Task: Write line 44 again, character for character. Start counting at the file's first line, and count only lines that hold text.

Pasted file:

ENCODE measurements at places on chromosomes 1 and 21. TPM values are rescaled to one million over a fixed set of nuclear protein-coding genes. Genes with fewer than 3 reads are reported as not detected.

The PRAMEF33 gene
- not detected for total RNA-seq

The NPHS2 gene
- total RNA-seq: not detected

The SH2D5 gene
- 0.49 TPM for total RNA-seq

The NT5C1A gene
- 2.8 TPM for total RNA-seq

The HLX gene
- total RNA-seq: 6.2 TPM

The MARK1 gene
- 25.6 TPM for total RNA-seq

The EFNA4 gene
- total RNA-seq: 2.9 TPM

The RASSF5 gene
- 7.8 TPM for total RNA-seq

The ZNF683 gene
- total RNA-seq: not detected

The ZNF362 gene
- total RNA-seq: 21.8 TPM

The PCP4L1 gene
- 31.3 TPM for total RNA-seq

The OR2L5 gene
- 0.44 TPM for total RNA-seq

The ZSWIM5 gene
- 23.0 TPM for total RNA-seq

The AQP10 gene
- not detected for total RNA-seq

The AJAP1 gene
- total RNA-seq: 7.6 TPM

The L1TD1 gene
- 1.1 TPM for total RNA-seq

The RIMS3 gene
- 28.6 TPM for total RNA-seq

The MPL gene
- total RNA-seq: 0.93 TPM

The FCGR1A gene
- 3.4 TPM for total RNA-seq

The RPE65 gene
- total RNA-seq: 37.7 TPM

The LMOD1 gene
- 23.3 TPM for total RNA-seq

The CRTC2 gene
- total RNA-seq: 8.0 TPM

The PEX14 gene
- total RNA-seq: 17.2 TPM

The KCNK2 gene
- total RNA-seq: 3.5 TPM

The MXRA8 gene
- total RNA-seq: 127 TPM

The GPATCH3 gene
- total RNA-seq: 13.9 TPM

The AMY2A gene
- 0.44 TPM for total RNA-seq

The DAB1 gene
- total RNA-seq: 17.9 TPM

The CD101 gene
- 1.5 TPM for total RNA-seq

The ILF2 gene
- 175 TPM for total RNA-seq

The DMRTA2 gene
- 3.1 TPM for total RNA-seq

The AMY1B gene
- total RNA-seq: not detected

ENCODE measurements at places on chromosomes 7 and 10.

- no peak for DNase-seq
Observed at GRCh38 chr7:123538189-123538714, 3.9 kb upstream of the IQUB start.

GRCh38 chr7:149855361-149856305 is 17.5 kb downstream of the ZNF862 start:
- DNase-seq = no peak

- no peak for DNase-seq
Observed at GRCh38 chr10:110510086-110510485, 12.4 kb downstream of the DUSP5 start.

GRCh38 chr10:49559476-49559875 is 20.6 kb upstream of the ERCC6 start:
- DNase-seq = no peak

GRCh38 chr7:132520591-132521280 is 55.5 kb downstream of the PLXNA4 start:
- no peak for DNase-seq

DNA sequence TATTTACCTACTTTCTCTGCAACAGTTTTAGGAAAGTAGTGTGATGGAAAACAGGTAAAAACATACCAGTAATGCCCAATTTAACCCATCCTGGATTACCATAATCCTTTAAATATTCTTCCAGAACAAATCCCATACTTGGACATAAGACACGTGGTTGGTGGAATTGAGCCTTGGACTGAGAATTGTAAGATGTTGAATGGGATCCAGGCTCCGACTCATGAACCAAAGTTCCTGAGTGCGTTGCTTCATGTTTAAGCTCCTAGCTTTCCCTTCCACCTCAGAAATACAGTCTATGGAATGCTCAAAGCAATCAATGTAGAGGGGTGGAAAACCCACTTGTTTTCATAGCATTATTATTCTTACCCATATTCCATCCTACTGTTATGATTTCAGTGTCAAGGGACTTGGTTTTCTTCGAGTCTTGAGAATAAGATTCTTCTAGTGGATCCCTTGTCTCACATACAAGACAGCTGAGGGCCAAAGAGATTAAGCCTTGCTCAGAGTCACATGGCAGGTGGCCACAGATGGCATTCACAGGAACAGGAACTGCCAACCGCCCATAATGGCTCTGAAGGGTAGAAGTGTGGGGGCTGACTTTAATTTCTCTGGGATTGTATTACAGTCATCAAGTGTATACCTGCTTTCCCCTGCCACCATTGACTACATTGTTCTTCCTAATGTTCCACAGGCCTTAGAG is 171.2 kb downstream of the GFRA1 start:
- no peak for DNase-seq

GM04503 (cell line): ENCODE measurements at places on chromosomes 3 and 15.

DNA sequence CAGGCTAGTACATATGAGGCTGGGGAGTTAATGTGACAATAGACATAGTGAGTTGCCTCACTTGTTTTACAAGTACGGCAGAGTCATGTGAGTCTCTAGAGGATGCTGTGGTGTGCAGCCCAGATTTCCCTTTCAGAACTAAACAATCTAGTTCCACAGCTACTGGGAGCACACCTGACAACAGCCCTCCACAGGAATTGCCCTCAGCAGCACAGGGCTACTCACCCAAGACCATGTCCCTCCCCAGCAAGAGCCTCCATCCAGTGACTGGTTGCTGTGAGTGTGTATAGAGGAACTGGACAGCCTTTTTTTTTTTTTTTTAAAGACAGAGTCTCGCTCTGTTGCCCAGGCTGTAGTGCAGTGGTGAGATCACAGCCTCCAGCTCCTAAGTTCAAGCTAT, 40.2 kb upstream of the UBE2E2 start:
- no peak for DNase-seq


The CRTC2 gene